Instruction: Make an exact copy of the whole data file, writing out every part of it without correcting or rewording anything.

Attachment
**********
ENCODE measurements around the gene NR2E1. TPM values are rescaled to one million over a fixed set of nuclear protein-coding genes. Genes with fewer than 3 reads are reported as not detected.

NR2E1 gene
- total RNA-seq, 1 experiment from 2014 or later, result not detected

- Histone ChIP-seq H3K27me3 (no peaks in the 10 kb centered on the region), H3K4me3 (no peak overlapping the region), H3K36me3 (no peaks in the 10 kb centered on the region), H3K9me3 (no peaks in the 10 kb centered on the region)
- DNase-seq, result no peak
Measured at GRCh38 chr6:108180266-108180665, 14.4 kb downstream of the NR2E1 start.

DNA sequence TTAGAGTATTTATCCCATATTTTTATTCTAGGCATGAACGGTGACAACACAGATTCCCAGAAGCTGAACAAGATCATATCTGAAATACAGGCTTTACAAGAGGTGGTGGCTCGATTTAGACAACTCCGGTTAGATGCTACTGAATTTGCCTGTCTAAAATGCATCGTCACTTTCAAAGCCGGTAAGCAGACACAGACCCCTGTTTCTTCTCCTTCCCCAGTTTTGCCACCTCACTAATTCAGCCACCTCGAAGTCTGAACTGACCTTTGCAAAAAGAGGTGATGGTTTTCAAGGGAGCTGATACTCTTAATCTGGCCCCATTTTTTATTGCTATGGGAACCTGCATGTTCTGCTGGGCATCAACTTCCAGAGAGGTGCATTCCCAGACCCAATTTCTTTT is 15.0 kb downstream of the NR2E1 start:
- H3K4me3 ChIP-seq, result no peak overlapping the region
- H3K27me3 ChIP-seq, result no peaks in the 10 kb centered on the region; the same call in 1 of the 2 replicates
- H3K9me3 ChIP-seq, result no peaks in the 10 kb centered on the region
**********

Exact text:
ENCODE measurements around the gene NR2E1. TPM values are rescaled to one million over a fixed set of nuclear protein-coding genes. Genes with fewer than 3 reads are reported as not detected.

NR2E1 gene
- total RNA-seq, 1 experiment from 2014 or later, result not detected

- Histone ChIP-seq H3K27me3 (no peaks in the 10 kb centered on the region), H3K4me3 (no peak overlapping the region), H3K36me3 (no peaks in the 10 kb centered on the region), H3K9me3 (no peaks in the 10 kb centered on the region)
- DNase-seq, result no peak
Measured at GRCh38 chr6:108180266-108180665, 14.4 kb downstream of the NR2E1 start.

DNA sequence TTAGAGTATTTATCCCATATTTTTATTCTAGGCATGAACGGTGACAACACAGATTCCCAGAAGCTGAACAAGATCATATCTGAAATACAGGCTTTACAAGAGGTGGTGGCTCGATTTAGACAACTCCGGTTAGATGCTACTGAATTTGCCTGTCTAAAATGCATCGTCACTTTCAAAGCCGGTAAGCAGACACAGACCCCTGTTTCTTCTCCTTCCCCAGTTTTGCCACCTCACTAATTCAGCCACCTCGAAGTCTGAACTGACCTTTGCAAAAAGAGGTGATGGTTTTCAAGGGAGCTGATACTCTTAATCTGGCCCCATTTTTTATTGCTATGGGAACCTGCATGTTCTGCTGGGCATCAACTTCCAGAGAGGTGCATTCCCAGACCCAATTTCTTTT is 15.0 kb downstream of the NR2E1 start:
- H3K4me3 ChIP-seq, result no peak overlapping the region
- H3K27me3 ChIP-seq, result no peaks in the 10 kb centered on the region; the same call in 1 of the 2 replicates
- H3K9me3 ChIP-seq, result no peaks in the 10 kb centered on the region